The Road to 270 is a weekly column leading up to the presidential election. Each installment is dedicated to understanding one state’s political landscape and how that might influence which party will win its electoral votes in 2020. We’ll do these roughly in order of expected competitiveness, moving toward the most intensely contested battlegrounds as election day nears.
The Road to 270 will be published every Monday. The column is written by Seth Moskowitz, a 270toWin elections and politics contributor. Contact Seth at firstname.lastname@example.org or on Twitter @skmoskowitz.
In 2016, Donald Trump beat Hillary Clinton in North Dakota by 36%, greatly expanding upon Mitt Romney’s 20% margin of victory from four years earlier. This 16-point jump is the greatest rightward shift made by any state between 2012 and 2016. To understand how North Dakota, a state with origins in left-wing populism, would become one of the most conservative in the span of 100 years, let’s look back to its origins.
Statehood, Farming, and a Population Boom
Congress originally organized the Dakota Territory in 1861. It was primarily composed of land acquired from France in the 1803 Louisiana Purchase. During the early and mid 1800s, the U.S. traded with, repressed, and eventually drove drove out Native Americans in the territory. In 1870, when the population of northern Dakota was just 2,400, farmers and homesteaders began to move into the territory. By 1880 northern Dakota had 37,000 residents. In 1890, the year after statehood, North Dakota’s population had grown fivefold to 191,000.
Both North and South Dakota entered the United States on November 2, 1889, becoming the 39th and 40th states, respectively.1 Regional differences, as well as disputes over a future capital, pushed the formation of two independent states.
Settlers continued to immigrate to North Dakota as homesteaders through the turn of the century. By 1915, 79% of North Dakota’s population were either immigrants themselves or the children of immigrants. These settlers, largely from Scandinavia, Germany, and Russia, weren’t afraid of the northern chill that prevented many Americans from moving to the region.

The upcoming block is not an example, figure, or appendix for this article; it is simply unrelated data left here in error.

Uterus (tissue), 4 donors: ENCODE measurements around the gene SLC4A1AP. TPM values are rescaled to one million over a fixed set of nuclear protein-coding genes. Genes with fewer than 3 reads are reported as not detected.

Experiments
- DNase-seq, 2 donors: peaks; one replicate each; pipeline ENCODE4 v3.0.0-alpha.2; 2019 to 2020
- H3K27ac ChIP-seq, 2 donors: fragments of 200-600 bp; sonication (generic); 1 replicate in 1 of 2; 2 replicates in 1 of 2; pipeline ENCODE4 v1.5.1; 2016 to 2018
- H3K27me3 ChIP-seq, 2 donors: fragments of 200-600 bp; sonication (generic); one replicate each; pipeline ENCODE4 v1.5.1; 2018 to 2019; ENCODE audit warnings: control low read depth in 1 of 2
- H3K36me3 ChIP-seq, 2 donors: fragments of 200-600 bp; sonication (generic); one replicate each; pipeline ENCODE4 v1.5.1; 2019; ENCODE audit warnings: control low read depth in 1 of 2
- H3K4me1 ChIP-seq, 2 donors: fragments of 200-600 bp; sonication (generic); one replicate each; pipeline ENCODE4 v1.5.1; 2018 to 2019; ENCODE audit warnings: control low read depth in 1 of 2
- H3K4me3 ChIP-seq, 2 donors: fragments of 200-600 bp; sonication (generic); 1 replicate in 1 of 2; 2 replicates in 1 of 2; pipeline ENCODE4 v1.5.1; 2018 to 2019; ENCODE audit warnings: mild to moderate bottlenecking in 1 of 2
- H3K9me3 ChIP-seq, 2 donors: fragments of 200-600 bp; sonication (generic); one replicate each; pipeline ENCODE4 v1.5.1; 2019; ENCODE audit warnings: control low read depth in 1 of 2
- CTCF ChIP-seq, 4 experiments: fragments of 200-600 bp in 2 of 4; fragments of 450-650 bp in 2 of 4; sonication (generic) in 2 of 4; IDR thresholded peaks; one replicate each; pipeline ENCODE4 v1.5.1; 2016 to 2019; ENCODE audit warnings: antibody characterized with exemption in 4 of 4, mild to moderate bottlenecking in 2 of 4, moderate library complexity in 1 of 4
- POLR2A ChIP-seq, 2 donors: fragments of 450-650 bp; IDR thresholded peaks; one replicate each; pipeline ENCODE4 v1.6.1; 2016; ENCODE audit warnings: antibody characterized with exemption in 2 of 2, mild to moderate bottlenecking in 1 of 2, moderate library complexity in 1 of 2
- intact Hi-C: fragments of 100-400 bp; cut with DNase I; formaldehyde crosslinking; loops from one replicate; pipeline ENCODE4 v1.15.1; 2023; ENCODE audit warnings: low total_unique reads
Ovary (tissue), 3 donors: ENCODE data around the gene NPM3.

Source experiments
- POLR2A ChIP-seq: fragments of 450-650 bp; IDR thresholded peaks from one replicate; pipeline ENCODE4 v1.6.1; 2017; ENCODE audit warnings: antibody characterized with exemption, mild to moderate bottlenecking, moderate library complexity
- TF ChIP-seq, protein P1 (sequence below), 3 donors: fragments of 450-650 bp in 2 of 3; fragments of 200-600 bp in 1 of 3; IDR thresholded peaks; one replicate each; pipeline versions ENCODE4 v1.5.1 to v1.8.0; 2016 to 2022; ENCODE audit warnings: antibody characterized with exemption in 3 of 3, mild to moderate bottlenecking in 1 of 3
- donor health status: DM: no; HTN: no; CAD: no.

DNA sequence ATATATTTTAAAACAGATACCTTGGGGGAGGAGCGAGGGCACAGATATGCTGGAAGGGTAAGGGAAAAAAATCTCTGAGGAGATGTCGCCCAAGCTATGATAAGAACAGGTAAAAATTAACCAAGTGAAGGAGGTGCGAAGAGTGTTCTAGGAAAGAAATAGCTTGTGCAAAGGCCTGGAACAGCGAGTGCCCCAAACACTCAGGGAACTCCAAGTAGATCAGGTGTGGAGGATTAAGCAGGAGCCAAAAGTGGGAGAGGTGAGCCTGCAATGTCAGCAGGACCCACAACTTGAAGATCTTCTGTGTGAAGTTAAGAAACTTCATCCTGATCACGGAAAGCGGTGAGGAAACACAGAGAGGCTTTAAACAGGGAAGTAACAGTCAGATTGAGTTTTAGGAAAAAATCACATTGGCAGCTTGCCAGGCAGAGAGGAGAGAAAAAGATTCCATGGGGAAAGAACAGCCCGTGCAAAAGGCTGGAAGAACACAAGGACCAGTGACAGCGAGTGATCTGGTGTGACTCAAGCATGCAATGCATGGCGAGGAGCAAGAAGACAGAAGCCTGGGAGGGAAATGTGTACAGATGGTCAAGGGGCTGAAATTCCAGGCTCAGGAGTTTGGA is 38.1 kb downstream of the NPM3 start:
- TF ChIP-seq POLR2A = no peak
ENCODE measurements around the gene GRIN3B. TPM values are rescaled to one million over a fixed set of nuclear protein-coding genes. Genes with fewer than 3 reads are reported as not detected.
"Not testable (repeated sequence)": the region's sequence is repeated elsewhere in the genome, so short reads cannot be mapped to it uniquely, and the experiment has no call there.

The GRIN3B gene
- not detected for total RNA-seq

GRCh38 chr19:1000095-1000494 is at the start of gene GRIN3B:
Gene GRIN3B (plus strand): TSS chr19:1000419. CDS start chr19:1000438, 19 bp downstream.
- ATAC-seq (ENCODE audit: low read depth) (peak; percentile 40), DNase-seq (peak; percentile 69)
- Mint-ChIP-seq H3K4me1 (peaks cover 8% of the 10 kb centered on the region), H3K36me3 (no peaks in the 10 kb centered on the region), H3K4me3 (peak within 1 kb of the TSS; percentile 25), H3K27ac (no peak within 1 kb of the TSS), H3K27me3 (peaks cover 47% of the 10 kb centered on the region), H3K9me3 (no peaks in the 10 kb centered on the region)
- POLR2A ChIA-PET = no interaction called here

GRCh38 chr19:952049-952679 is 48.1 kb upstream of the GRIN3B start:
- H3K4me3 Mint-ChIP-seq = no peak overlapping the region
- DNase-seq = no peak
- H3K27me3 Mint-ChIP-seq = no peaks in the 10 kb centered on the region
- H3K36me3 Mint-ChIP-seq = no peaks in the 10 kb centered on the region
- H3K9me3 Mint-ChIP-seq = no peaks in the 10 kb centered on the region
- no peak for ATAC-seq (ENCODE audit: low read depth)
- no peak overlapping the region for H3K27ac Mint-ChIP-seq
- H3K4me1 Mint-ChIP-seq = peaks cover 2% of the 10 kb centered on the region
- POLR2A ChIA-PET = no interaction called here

Presidential Elections in Early Statehood
Republicans have controlled North Dakota presidential politics for most of its history. But the state has a streak of populism that goes back to its earliest days. In 1892, the North Dakota Democratic Party and the Populist Party formed a fusion ticket and together won two of the state’s three electoral votes2. The Republican, Benjamin Harrison, won the state’s third elector.
From 1896 to 1928, though, Republicans won seven of the nine presidential contests. Democrat Woodrow Wilson then won the state’s electoral votes both in 1912 and 1916. In 1912, however, the Republican vote was split between Republican William Taft and Theodore Roosevelt, who had broken from the GOP to create his own Progressive Party. That year, Taft and Roosevelt together received about 56% of the vote while Wilson received just 34%.
Political Parties, Coalitions, and Trends in Early Statehood
These topline presidential results, however, obscure the complexity of North Dakota’s politics. The state’s early politics revolved around the concerns of farmers. Both Democrats and Republicans would absorb some of the populist reforms popular among these agrarian communities.
The populist movement had sparks of success in the 1890s but the effort got its first big win in 1906. That year, progressive Democrats and Republicans banded together to elect Democrat John Burke as governor. While he did not establish the reforms many farmers wanted, he did push for other populist policies to fight corruption, reform the voting system, and improve working conditions.